Summertime at our provincial house affords plenty of opportunities to change up our "normal routine" of doing things. It's fun. It's stressful. And as August disappears and September approaches, the old familiar feelings of both excitement and dread that have filled me at this time of year, for as long as I can remember, nestle into my consciousness again.
My ministry no longer ties me to the proverbial "school schedule"; however, I find that this season always feels like something wonderful is finishing, and something new is beginning all over again — yet to be revealed as wonderful, joyous, painful or scary — but certain to demand much in terms of my energy and time.
In retrospect, that's kind of what the whole summer was like for me this year: frequent experiences of joy in the present moment, insistent reminders not to cling to what is but to gracefully let it go its own way, deep hope for the blessings that have yet to come, and a kind of hunkering down for what the "next thing" will require. And if I'm going to be honest, all of it involved a fair portion of fatigue and consternation.
I believe one particular experience of the summer serves as an icon for all that has transpired — the experience of what I am going to call "local globalism." I have had the joy and privilege of welcoming several sisters from my congregation to the United States this summer for extended visits. They have come from Brazil, Italy, Benin and Albania, and they have brought with them the entirety of their history, their current reality, and their hopes for the future.
Language attempted to separate us, but happily failed at doing so, yielding instead to the unrelenting mutual desire to know and be known. Cultural differentiation invited us to learn a new dance together rather than step on each other's toes and decide who was to blame for the blunders.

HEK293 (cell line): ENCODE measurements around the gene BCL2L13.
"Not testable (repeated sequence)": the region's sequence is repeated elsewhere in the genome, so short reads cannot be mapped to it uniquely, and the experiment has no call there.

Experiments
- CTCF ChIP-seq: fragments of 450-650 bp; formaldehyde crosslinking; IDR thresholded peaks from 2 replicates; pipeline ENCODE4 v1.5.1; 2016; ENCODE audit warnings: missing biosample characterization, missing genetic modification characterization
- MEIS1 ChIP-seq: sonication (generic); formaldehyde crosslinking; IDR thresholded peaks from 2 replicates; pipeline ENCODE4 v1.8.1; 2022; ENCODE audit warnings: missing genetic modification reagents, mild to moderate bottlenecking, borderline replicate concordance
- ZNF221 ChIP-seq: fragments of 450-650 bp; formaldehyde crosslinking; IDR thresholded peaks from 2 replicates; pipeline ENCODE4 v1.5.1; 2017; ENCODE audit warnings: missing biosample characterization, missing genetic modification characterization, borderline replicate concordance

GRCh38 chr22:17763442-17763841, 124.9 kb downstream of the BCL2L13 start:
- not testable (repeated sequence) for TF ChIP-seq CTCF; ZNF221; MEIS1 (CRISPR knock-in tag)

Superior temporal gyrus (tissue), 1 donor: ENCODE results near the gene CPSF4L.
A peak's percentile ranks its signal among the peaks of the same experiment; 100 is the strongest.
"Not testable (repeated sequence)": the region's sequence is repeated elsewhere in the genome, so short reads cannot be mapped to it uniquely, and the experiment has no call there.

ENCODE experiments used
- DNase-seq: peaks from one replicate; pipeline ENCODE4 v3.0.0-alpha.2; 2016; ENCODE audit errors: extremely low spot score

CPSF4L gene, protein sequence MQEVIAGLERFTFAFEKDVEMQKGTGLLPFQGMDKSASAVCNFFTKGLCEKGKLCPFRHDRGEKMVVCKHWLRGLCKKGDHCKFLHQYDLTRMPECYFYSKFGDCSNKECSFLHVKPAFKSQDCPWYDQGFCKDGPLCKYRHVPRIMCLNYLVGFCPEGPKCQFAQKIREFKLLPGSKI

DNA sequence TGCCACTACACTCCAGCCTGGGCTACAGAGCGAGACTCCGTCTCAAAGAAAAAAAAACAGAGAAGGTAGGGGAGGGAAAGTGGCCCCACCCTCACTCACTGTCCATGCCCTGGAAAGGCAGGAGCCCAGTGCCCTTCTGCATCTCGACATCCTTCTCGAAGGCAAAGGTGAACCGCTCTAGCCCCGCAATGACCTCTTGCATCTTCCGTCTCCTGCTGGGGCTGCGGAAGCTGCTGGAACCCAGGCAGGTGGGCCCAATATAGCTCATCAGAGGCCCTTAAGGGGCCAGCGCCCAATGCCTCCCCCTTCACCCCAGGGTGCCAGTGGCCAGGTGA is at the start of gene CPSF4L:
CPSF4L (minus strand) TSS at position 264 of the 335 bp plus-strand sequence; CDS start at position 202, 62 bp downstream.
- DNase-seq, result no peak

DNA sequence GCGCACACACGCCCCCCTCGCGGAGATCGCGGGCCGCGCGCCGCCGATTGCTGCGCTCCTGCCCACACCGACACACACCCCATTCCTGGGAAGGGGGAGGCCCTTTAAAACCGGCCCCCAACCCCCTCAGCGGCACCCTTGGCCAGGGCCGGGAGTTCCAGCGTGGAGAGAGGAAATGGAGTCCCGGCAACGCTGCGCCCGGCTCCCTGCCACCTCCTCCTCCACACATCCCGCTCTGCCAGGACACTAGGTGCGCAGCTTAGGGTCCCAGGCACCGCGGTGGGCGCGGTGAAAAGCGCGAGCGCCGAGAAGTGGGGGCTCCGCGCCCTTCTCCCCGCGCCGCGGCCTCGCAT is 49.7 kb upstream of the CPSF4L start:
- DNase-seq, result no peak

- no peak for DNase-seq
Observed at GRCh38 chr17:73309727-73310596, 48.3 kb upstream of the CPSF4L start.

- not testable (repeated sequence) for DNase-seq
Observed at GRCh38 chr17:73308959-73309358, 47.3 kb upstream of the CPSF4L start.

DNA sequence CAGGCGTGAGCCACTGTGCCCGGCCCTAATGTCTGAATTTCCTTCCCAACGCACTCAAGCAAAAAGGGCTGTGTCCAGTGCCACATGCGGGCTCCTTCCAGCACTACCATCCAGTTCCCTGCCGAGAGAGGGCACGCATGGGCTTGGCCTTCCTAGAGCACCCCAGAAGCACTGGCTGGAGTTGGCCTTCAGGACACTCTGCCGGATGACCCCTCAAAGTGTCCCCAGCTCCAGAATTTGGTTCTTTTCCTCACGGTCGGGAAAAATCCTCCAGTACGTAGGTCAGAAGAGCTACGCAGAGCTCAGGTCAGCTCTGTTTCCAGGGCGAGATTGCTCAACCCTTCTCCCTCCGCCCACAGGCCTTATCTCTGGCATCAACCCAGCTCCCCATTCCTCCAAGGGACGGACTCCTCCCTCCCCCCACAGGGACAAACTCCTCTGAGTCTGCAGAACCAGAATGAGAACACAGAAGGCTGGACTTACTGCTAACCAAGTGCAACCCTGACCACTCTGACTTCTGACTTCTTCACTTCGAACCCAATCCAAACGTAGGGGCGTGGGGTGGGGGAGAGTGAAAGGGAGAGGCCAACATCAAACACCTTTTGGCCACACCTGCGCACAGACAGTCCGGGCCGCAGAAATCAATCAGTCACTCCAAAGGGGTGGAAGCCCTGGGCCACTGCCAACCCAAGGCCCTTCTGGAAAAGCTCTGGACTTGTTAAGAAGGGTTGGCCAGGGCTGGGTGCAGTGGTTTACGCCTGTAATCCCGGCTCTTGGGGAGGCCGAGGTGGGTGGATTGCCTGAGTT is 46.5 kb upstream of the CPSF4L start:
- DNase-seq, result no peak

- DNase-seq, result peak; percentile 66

The discrepancies of economics, politics, religious practice and social norms posed the question of whether we will judge, embrace or simply tolerate each other. There have been raucously enjoyable moments at table, quietly sober moments as we ponder the world news, cautiously courageous moments where vulnerable pieces of our personal histories were revealed, and beautifully tender moments of shared prayer. In all things, I have been witness to the power and necessity of loving one another despite all that threatens to make that choice difficult, uncomfortable or even unpalatable.
What exactly do I mean by that? Love is messy. Love — true love — will always cost something, and it will occasionally cost everything. It is pricey because it is valuable. And the more it costs, the greater its worth.
Loving Sister Maria is difficult, not because she is difficult to love but because loving her means seeing her — and then looking in the mirror. It means hearing of the school she leads in Albania where electricity, heat and food are not only rationed out, but completely undependable in their sporadic availability. It means acknowledging how comfortable I have become in my own day-to-day living, thinking nothing of my insistence on particular grocery brands or of bringing my sweater to chapel because the air-conditioning is a bit strong.
Loving Sister Marguerite is uncomfortable, not because she disrupts or disturbs me but because her joy, which is deeper than the ocean itself, triumphs over every difficulty in ways both beautiful and breathtaking. Her joy sings to my soul and casts light on my own pessimism and pouting, revealing them as warped, twisted falsehoods that simply don't make much sense in the life of a Christian.
Loving these sisters of mine is not easy — but only because I have much to learn about love. When my love is small, my capacity for both suffering and joy is diminished. When my love is petty, my capacity for both compassion and mercy is compromised. When my love is weak, my capacity for Christ is lacking.
Thank you, my sisters, for reminding me that I want to love. Thank you for calling me to love more authentically. Thank you for being, in every sense of the word, Apostles of the Sacred Heart of Jesus.
Something new is beginning all over again, and it promises to be hopeful, painful and true. It's called redemption, and the invitation is as new each morning as is the sunrise. Will it require something difficult? It had better. That's what makes it worth it.
[Virginia Herbers is an Apostle of the Sacred Heart of Jesus. She has master's degree in pastoral studies and has ministered in education at both the elementary and high school levels in Connecticut, New York, Missouri and Taiwan. She currently serves as the vice-provincial and vocation director for the United States Province of the Apostles of the Sacred Heart.]
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